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In re Fenner

Court of Appeals of Oregon

November 1, 2017

In the Matter of the John B. Fenner Revocable Living Trust, u/a/d Roberta L. FENNER, in her capacity as a benefciary of the John B. Fenner Revocable Living Trust, u/a/d Appellant,
v.
Hillary H. FENNER, in her capacity as a benefciary of the John B. Fenner Revocable Living Trust, u/a/d; Robert Dorszynski, in his capacity as Trustee of the John B. Fenner Revocable Living Trust, u/a/d; Grace Hartwick Fenner, in her capacity as a benefciary of the John B. Fenner Revocable Living Trust, u/a/d; and John Buhl Fenner, in his capacity as a benefciary of the John B. Fenner Revocable Living Trust, u/a/d, Respondents.

          Argued and submitted March 8, 2016

         Benton County Circuit Court 0810354 David B. Connell, Judge.

          Matthew Whitman argued the cause and fled the briefs for appellant.

          Jan K. Kitchel argued the cause for respondent Hillary H. Fenner. With him on the brief was Cable Huston LLP.

          No appearance for respondents Robert Dorszynski, Grace Hartwick Fenner, and John Buhl Fenner.

         [288 Or. 541]Before Armstrong, Presiding Judge, and Egan, Judge, and Shorr, Judge.

         Case Summary:

         Roberta Fenner appeals a limited judgment dismissing her petition for declaratory relief. Roberta sought a declaration that her sister, Hillary Fenner, had forfeited her interest in their father's trust under the trust's no-contest clause when Hillary fled a petition that included a request to have declared void the sixth amendment to the trust. The trial court concluded that Hillary's petition did not violate the no-contest clause and dismissed Roberta's petition for declaratory relief. Held: Hillary's petition did not violate the no-contest clause because Hillary did not seek to set aside the trust agreement in that petition. However, because the trial court dismissed the action, the judgment is vacated and remanded for the trial court to enter a judgment that declares the parties' respective rights.

         Vacated and remanded.

         [288 Or. 542] ARMSTRONG, P. J.

         Roberta Fenner appeals a limited judgment dismissing her petition for declaratory relief that she filed in the probate case involving her father's trust. Roberta sought a declaration that her sister, Hillary Fenner, had forfeited her interest in their father's trust under the trust's no-contest clause by filing a petition that included a request for a declaration that the sixth amendment to the trust was void. On successive motions for summary judgment, the trial court dismissed Roberta's petition, concluding that Hillary's petition had not triggered the no-contest clause. We also conclude that Hillary's petition did not trigger the no-contest clause as alleged by Roberta in her petition for declaratory relief for the reason that Hillary did not seek to set aside the trust agreement. However, the trial court's dismissal of Roberta's petition for declaratory relief was not the proper disposition of the case. We therefore vacate the judgment and remand for the trial court to enter a judgment that declares the rights of the parties consistent with this opinion.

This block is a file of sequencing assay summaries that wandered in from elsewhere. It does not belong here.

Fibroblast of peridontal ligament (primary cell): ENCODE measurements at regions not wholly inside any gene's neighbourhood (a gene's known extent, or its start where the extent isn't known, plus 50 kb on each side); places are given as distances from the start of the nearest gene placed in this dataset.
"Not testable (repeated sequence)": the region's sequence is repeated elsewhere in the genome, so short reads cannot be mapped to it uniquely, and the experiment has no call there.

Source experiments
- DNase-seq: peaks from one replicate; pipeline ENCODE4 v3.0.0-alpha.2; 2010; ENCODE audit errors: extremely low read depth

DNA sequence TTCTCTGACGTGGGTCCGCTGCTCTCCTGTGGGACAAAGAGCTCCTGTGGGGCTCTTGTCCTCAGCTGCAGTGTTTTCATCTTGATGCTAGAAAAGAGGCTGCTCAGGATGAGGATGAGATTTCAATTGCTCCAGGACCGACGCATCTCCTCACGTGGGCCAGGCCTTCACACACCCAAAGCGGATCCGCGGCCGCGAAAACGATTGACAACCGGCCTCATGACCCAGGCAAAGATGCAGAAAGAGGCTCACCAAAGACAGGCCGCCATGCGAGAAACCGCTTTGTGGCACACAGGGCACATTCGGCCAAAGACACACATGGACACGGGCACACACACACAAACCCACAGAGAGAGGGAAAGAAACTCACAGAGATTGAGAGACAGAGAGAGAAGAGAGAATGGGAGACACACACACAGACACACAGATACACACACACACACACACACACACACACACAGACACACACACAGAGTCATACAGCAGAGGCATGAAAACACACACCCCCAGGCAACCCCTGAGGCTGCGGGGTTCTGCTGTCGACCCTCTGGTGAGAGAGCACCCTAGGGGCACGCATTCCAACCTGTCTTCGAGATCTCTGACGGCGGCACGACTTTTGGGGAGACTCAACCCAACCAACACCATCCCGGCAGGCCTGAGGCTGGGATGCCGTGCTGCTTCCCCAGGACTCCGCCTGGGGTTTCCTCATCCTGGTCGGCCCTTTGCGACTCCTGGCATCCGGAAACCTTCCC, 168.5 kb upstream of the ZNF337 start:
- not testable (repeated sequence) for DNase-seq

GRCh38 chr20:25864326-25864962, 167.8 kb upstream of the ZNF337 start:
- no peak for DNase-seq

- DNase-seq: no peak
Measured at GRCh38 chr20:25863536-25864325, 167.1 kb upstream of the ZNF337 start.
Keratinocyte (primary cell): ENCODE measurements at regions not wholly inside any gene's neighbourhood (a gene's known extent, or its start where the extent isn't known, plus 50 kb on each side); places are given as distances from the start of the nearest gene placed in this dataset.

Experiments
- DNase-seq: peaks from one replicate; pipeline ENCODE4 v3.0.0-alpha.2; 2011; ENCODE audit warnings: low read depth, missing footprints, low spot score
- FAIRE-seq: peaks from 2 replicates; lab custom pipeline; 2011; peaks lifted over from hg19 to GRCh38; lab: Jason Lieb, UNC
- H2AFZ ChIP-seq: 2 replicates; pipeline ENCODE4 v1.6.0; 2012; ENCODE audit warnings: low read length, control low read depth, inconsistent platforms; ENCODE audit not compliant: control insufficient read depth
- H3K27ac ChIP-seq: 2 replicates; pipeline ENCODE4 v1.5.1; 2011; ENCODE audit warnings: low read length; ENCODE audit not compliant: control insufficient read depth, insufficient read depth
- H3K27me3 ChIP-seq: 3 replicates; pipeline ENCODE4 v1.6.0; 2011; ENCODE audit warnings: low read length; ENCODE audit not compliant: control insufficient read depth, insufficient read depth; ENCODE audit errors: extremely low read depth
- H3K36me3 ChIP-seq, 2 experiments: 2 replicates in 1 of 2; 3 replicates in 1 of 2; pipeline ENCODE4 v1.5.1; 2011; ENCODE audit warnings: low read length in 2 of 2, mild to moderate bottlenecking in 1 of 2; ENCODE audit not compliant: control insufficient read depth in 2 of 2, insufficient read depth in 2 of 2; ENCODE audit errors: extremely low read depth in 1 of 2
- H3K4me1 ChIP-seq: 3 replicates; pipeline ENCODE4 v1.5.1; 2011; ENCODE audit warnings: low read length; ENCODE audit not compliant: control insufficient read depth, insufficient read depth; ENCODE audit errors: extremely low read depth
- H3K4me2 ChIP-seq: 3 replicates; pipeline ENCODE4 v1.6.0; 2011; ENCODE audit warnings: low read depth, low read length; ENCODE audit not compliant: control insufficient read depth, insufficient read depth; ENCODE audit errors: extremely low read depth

"When, as here, the facts are not in dispute, we review rulings on cross-motions for summary judgment to determine whether either party is entitled to judgment as a matter of law." Busch v. Farmington Centers Beaverton, 203 Or.App. 349, 352, 124 P.3d 1282 (2005), rev den, 341 Or. 216 (2006). We take the following undisputed facts from the affidavits and documents submitted with the parties' motions for summary judgment, as supplemented by the pleadings in the case.

         John Fenner created the John B. Fenner Revocable Living Trust dated August 5, 1998 (the trust). John has two children-Roberta and Hillary-both of whom were designated beneficiaries of trust property upon John's death. John served as co-trustee of the trust until 2007, when a stroke rendered him unable to serve as a trustee. On May 1, 2008, John's cotrustee, Schaefer, filed a petition in probate court seeking to be allowed to resign as a trustee and for the court to appoint a new trustee. Schaefer alleged that, under the terms of the trust, John was "disabled, " and the people entitled to appoint a successor trustee for him had failed to [288 Or. 543] do that. Schaefer's petition initiated the probate case from which this appeal comes to us.

         Roberta objected to the court appointing a trustee for the trust on the ground that the sixth amendment to the trust, dated May 7, 2008, had appointed her as the sole trustee. Hillary objected to Roberta serving as trustee, and both Schaefer and Hillary called into question the validity of the sixth amendment to the trust. The court promptly ...


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